A Defense of the Jesuits at Notre Dame

Writing in The Observer, the student newspaper of the University of Notre Dame, Notre Dame junior Sarah Morris offers a defense of the Jesuits:

The tendency to distinguish “real” Catholics from Jesuits often goes hand in hand with what New York Times columnist Ross Douthat has dubbed a possible “schism” between “adherent” and “progressive” Catholics that is brewing on the horizon. As Douthat and Fr. James Martin, a prominent Jesuit scholar and author, discuss in an excellent dialogue recently published in America Magazine, the labels of left-right/liberal-conservative can often be reductive when discussing varying ideologies within the Catholic faith. However, most would agree that it is fair to place Jesuits on the progressive side of things. This leads to the unsurprising conclusion that the large number of conservative-leaning Catholics at this University may find significant discrepancies between their idea of Catholicism and the Jesuit “brand.” Yet, it must be recognized that such discrepancies are not dogmatically based but rather matters of focus.
 

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J Cosgrove
3 years 7 months ago
This is from the Notre Dame opinion piece
The Jesuit order’s emphasis on higher education and social justice does not make it any less Catholic than groups that emphasize issues like abortion or gay marriage.
This is a false dichotomy. What does emphasis on higher education have to do with abortion and gay marriage. It seems to imply that Jesuits are in favor of abortion and gay marriage. Is Ms. Morris in favor of abortion and gay marriage? She surely could not be a spokesperson of anything Catholic if she is. Also just what is "social justice?" I have not seen anyone really define it in any meaningful manner. So are the Jesuits focused on some nebulous concept while real Catholics do not care for this vague imprecise policy. I have asked the following question many times on this blog without an answer: "Is something socially just, if it hurts the poor," Then there is this statement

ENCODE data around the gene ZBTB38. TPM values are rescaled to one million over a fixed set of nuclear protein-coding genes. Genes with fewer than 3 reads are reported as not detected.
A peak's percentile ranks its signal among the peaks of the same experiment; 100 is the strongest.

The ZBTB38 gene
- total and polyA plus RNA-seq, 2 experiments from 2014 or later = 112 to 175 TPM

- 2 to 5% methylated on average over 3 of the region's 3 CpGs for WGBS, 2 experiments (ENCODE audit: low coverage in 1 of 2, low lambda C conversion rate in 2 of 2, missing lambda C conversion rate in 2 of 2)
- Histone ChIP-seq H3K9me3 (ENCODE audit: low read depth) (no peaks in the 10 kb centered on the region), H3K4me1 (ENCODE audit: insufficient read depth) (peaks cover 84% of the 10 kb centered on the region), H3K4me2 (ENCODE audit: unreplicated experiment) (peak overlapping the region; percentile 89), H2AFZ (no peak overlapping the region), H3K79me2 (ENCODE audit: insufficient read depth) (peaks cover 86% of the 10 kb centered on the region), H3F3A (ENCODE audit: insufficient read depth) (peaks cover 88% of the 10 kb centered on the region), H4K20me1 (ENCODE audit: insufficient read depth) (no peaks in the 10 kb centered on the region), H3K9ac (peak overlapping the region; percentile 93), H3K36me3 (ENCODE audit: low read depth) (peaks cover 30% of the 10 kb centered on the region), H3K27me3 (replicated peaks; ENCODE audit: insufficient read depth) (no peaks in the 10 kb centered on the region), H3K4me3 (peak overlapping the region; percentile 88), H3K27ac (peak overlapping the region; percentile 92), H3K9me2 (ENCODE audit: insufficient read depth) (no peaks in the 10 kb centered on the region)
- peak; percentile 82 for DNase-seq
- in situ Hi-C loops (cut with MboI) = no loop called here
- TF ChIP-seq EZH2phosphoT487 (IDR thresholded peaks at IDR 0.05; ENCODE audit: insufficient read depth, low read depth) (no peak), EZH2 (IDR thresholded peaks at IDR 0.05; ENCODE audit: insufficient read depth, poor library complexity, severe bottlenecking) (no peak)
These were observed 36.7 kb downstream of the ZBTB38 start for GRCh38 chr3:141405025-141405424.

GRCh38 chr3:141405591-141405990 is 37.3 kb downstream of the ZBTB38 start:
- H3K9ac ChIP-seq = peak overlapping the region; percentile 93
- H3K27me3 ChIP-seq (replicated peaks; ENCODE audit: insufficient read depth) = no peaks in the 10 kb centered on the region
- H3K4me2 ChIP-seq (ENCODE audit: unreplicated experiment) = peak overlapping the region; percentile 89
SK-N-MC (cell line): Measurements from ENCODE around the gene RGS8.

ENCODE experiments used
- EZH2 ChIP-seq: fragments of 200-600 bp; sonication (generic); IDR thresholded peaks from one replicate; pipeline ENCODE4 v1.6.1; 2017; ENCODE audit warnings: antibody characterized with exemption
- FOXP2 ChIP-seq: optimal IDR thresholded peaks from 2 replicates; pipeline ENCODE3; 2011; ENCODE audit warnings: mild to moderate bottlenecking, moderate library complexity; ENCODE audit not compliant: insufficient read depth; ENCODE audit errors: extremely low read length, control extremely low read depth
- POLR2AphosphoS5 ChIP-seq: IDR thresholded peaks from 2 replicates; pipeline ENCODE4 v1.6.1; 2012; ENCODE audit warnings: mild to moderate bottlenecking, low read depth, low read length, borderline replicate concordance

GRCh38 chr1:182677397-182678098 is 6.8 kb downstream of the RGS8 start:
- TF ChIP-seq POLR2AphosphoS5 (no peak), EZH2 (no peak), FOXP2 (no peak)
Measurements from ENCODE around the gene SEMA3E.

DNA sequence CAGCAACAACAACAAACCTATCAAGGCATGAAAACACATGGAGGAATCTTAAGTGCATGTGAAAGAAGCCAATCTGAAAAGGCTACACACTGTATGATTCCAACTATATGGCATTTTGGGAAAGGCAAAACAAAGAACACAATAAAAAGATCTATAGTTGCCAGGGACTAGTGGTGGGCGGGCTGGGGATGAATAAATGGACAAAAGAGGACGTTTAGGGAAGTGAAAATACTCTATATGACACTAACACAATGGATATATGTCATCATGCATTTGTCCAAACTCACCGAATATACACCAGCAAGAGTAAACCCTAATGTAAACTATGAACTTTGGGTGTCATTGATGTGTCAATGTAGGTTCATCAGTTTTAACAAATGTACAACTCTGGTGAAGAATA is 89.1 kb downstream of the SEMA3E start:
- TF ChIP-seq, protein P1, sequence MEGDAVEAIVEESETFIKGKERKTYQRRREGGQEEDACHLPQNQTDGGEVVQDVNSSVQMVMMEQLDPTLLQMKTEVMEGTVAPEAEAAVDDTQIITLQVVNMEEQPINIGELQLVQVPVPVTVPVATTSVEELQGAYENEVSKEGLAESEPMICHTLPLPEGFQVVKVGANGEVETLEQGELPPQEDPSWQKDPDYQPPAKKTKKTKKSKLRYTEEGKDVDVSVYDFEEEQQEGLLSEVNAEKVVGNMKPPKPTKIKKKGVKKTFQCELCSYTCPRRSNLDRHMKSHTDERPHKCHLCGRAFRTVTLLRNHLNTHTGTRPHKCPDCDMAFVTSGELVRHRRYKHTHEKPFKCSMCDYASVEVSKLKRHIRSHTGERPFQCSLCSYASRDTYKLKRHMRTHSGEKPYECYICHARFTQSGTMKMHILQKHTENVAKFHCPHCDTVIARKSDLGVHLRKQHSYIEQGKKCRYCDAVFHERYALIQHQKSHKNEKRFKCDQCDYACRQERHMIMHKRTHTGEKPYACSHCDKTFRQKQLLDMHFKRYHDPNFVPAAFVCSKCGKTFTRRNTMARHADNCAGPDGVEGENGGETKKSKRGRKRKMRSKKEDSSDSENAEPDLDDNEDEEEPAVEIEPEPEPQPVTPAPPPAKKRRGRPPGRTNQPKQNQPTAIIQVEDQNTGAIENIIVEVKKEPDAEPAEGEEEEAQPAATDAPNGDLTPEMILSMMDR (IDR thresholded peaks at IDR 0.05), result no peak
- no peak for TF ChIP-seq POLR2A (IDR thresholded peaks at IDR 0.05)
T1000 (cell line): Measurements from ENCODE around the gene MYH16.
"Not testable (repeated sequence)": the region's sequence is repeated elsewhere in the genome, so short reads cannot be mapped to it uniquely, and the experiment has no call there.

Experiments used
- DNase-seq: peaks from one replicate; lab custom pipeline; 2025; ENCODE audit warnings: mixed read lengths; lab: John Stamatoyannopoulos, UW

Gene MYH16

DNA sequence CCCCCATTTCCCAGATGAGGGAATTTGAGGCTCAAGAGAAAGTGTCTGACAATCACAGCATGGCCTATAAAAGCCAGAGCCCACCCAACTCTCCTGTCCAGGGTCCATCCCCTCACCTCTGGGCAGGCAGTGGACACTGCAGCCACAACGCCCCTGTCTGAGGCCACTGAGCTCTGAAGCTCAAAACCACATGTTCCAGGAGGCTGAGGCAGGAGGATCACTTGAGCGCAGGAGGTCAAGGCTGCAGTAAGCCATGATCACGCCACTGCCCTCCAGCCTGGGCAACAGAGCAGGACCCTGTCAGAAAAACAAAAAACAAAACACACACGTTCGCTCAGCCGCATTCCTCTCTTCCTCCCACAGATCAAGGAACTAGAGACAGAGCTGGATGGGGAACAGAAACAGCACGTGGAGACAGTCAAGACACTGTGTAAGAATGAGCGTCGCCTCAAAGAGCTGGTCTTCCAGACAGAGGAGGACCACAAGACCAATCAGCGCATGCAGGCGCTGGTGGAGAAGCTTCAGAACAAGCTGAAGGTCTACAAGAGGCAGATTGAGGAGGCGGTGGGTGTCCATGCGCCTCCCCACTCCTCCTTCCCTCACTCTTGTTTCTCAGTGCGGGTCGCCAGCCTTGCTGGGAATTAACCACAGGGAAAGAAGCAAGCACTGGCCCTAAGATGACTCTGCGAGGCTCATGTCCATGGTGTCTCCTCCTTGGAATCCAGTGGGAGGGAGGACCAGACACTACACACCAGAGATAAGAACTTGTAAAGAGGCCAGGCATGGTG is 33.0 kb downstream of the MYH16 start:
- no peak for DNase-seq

His comments strongly reflect the Jesuit tendency to focus on broader means of carrying out the Gospels through promoting “global justice, peace and dialogue” instead of honing in on ultra-specific issues that affect much smaller percentages of humanity (more than three billion people live on less than $2.50 per day.
Here is a headline from a blog a couple weeks ago:
It’s the greatest achievement in human history, and one you probably never heard about
http://www.aei.org/publication/greatest-achievement-human-history-one-probably-never-heard/#.VFeCIDpyBTI.twitter And what is this greatest achievement? It is that the world poverty rate fell by 80% from 26.8% in 1970 to 5.4% in 2006. The reason is capitalism which the pope has been especially harsh on and has nothing to do with any social justice efforts by the Jesuits. I think Ms. Morris should get her priorities straight.

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